A developer who tours the nation lecturing audiences about how to reap real estate profits by using government loan programs has filed for bankruptcy on two Baltimore renovation projects he cites as examples of his success.
Wayne Phillips, who left Baltimore about a year ago and now lives in Arizona, was head of Greater Baltimore Building Corp. until it went out of business early this year with $200,000 owed to more than 20 other businesses, including local subcontractors and building supply firms, according to court records in U.S. Bankruptcy Court in Baltimore.
The company's financial report lists $18,605 in assets.
Phillips travels thoughout the nation with a group calling itself National Real Estate Superstars, promoting a book titled "How to Get Government Loans." In the book and lectures, Phillips tells how he built a real estate "empire" in the Baltimore area using guaranteed government loans, which he calls "giveaways."
The $200,000 in debts stem from two apartment renovation projects for which the Department of Housing and Urban Development provided Phillips and his business associates more than $2.5 million in guaranteed, insured loans.
The projects -- involving the Hanlon House and Montpelier moderate-income apartment complexes -- have had other problems in addition to the Chapter 7 liquidation proceedings. According to Earl Cole, spokesman for the HUD office in Baltimore, Phillips and his brother, Richard, failed to give HUD a final accounting of actual expenses and outstanding debts for their renovation work. Greater Baltimore Building Corp., in which the Phillips brothers hold a controlling interest, was the general contractor for those projects.
Cole said that, because of this failure, HUD has barred the Phillipses and their company temporarily from participating in any similar loan projects in the Baltimore region. The loans were made in April 1983 under a HUD program that provides Federal Home Administration insurance to promote housing for moderate-income families.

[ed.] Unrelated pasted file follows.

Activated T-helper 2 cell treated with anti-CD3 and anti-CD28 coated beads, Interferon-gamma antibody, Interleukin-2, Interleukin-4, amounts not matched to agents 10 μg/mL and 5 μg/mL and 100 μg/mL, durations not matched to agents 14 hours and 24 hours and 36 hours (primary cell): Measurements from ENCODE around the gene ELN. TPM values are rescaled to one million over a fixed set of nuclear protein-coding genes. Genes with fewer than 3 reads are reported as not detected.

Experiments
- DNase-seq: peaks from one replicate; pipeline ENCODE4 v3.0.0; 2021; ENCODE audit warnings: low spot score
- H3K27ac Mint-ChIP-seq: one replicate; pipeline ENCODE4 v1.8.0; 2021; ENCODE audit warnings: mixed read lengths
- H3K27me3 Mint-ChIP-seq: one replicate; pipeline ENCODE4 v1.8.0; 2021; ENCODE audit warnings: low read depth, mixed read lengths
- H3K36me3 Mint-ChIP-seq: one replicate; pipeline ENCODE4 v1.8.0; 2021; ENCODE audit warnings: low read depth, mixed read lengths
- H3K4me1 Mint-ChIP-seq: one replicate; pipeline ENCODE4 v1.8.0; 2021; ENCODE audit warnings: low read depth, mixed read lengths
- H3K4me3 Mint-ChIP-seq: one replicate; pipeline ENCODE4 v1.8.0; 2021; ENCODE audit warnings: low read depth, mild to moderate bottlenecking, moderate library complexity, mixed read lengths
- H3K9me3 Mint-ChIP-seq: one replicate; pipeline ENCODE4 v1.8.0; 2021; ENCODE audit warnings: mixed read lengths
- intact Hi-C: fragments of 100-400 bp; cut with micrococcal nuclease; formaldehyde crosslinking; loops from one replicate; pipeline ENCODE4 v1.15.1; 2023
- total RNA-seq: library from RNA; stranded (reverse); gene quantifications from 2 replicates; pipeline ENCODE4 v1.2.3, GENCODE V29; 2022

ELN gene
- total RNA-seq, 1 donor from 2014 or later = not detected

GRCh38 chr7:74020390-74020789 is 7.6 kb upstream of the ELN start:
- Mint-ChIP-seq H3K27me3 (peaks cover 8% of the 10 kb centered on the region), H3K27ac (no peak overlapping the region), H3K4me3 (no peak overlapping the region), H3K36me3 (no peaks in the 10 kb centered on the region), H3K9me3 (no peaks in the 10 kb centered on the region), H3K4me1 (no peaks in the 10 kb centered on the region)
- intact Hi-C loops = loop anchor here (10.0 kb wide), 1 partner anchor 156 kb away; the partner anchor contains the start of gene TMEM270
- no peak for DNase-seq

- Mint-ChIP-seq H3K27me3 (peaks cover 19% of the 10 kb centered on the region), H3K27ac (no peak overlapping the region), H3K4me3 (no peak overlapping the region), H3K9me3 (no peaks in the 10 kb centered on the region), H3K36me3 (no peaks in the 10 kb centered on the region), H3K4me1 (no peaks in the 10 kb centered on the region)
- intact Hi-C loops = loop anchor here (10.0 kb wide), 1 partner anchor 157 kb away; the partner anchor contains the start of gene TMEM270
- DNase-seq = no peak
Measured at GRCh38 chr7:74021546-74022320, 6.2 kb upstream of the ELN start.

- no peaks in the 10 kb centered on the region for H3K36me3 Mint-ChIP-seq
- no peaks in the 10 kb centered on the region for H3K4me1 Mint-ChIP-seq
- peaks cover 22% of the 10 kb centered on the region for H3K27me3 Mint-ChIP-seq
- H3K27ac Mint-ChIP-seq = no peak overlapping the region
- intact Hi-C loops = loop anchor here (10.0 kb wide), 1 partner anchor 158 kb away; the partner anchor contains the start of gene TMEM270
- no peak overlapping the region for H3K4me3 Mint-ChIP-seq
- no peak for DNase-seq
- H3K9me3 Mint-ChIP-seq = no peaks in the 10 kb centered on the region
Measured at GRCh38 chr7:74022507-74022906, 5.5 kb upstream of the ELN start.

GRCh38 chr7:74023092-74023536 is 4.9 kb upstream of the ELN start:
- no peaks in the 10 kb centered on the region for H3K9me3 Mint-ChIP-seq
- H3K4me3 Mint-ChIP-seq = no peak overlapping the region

Wayne Phillips could not be reached for comment. But Richard Phillips told The Baltimore Sun earlier this week that, after receiving the loans, company officials discovered the job was costing much more than they had expected. Officials then asked HUD to authorize a larger loan, but only part of the increase was granted. "So there was no recourse but to file bankruptcy," Phillips told The Sun. ". . .It's not like this is the first time this has happened to anyone. You win a few and you lose a few, and we lost one on the Hanlon House and the Montpelier apartments."
According to city officials, Wayne Phillips also has encountered problems with other projects that he touts in his lectures, cable-television appearances and book. The book sells for $75 by itself or $349.95 with a package of materials.
In 1983, the city -- which administers federal, state and city loan programs -- barred him from further participation in those programs after he allegedly improperly requested final payment of a rehabilitation loan before the project was completed.
According to Paul Schurick, a spokesman for the city's housing agency, Phillips was involved in 11 Baltimore projects between 1980 and 1983, and received loans anging from $16,000 to $175,000.
And HUD officials in Washington and Los Angeles are reviewing Phillips' book and package of materials to see if they promote illegal use of HUD programs, while city and state officials in Maryland say they are reviewing Phillips' projects there to make sure he complied with government loan rules.
Phillips, known in Baltimore for his white Rolls Royce with license plates that say "WEALTH," says the materials can help people learn how to achieve wealth by acquiring real estate through government loan programs.
Fredrick Stillion, spokesman for HUD's Los Angeles office, said that, in one recent appearance in that city, Phillips attracted more than 10,000 people to a lecture, at $39 a head.
HUD officials say they are especially dubious about one practice that Phillips calls the "gold mine loan" technique, which involves home improvement loans insured by the FHA.
In his book, Phillips recommends that homeowners borrow more than needed to complete repairs or renovation, then use the excess to buy more property. Federal housing officials say it is illegal to use home improvement loans for such purposes.